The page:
Saturday, 23 January 2010

Films, films and more films

Today I managed to watch 2 films I have been meaning to see for quite a while. Where The Wild Things Are (from here on in it shall be referred to as WTWTA) and The Fantastic Mr Fox ( TFMF). Both films are based on books I read/ was read to when I was a little one so seeing them made into massive films is slightly odd and surreal in a way, for instance I can't imagine Burglar Bill being made into a film (if it is though I'll definitely get myself a ticket, that book cracks me up...)
The films are not only helped on by the fact that I loved the books when I was little, but they are also incorporating some of my favourite people into the production/adaption/design/filming/writing processes into the films.
Some of you may have read an earlier post of mine detailing my love for Wes Anderson and his adaption and production of TFMF did not disappoint. His trademarks are obviously tuned down for the most part, the Futura used in the titles is swapped out, long panoramic scenes don't work so well in animation as they do in his film films (that doesnt really make sense but I know what I mean) and animals don't smoke so the usual mass smoking of characters is restricted. However there is still the strong female lead, male lead who needs to prove himself/is dissatisfied, a family crisis and the usual bunch of actors are cast. I do wonder that why Wes Anderson sticks to the same cast again and again, but in the same respect why you would need to replace Bill Murray, Jason Schwarzman, Willem dafoe, Brian Cox, Owen Wilson etc? George Clooney does a great job at voicing Mr. Fox himself and Meryl Streep does equally well as his long suffering fox wife.

The film is also a lot more upbeat than his earlier films, the slow, awkward, almost uncomfortable humour present in Bottlerocket and Rushmore is replaced with a more direct line of comedy, slapstick and punchy one liners are used to good effect. With TFMF being a kids film this could have been expected and it certainly doesn't affect my view on Andersons ability to direct a film. 

The story line is as it was in the original Roald Dahl book for the most part and certainly kept me entertained throughout. The sets are a joy to look at with minute details adhered to and really well made puppets as well. there are no attempts to have things over realistic, which I feel ruins a lot of animated films, the story is a surreal, childs based story and the characters are displayed as such.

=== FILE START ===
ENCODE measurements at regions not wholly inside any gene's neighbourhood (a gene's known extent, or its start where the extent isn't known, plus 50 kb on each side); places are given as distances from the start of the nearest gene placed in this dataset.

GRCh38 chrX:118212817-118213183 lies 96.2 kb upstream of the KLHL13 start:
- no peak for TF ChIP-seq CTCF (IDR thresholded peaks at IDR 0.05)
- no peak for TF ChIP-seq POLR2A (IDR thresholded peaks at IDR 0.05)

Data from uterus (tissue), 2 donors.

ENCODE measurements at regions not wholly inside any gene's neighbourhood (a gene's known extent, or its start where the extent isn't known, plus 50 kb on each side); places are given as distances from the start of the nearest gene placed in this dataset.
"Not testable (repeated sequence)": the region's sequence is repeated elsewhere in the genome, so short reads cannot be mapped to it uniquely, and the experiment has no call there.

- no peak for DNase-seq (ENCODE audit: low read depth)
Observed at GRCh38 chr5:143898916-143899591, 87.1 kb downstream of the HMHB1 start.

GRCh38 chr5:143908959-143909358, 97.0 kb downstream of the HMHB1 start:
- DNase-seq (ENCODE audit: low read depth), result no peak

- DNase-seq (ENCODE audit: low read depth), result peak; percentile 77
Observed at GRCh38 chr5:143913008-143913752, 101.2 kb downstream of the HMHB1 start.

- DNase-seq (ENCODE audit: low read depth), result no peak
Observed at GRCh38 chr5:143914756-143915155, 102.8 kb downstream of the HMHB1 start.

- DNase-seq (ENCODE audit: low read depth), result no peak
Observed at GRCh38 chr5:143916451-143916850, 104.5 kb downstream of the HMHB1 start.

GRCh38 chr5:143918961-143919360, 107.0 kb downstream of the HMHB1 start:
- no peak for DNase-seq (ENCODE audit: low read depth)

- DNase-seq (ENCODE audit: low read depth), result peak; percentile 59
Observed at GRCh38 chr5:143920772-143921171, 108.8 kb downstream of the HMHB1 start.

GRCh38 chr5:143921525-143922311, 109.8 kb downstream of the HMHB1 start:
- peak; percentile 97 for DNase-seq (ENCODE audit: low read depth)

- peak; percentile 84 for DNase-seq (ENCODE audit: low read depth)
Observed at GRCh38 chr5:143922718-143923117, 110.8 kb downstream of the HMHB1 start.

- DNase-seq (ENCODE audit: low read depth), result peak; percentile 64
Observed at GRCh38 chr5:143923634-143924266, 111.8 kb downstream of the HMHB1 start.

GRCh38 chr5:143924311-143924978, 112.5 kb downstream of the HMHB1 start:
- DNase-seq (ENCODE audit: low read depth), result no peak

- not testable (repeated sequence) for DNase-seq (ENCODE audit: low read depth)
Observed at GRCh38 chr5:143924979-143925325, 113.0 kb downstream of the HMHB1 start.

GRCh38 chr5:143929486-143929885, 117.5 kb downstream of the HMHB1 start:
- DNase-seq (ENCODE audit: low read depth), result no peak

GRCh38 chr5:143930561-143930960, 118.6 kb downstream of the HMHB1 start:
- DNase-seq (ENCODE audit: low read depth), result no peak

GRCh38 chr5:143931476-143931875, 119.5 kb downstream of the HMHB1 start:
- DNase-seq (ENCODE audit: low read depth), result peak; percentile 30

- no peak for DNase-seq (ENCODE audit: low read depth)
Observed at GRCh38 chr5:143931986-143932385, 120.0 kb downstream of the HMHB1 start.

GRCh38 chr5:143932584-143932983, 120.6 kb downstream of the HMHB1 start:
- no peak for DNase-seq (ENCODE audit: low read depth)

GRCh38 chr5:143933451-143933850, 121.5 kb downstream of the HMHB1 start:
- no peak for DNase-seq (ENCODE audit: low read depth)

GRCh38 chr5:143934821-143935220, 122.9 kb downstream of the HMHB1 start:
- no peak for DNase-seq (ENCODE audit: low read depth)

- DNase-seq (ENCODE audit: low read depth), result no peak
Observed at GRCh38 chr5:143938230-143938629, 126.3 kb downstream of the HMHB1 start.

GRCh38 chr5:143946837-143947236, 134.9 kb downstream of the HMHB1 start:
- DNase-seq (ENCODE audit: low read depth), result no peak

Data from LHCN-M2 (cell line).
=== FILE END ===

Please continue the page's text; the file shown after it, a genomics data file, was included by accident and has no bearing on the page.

Not a must see, but highly recommended and I'll watch it again I'm sure.

Now then WTWTA, I was a little nervous about this one, with the book having a word count a whole lot lower than this blog post I wasn't sure that it would translate well to the big screen at all.
But with help from Maurice Sendak (the original author), oddball director Spike Jonze, director of Jackass and Being John Malkovich, and Dave Eggars, author of the wonderful novel A Heartbreaking Work Of Staggering Genius the film has turned into an incredible success in my humble opinion. 
The film looks incredible for a start, all the shots seem timed to perfection and the scenes of Max and 'the wild things' are simply stunning. On the subject of Max I believe this film could easily have flopped without him in the lead role. For such a young kid to handle the role so well is amazing. Max is played by 12 year old Max Records and I hope that he manages to get taken seriously as an actor because he was brilliant in WTWTA. To act for almost an entire film with only 7 other characters, all of which are the wild monsters of Max's imagination is quite impressive. 

The story did stagnate a bit in the middle and I didn't lose interest, just lost a bit of patience with the characters. I think that Carol and KW take the roles of max and his father perhaps? Carol is certainly Max, angry at times, misunderstood, unable to hear Bob and Terry, wanting the attention of KW and the lack of said attention causing his rages and return to a more animalistic nature. KW seems to be the father figure due to her desire to keep going missing. Max's father is gone from Max's life, how and why is not explained. KW is kind and soft to Max, a far more parental care for him than the others. The rest of the characters are seemingly unconnected to Max's family, they are used well to show how Max needs to start growing up and can't get his way all the time anymore though. 
For a film that has a large chunk of its run time devoted to building a fort and being happy it has some incredibly sad moments. The slow revelation that Max is the one in the wrong, and that he can't carry on living as a child is very moving. More so because not only does Max have to deal with growing up, change and loss, but his new found friends in the land of the wild things have to as well. 
I think I'd be more likely to recommend WTWTA than TFMF, I don't think its the better film, it just has something about it, Max's acting, the beautiful scenes and filming make it a real pleasure to view.
The critics who said that it's too strung out have a point but I think the good points definitely out weigh the one downpoint. If you want to see a film that artistically captures what it is to be young and desirous, crazed, insecure and confused then WTWTA does all these things sublimely.

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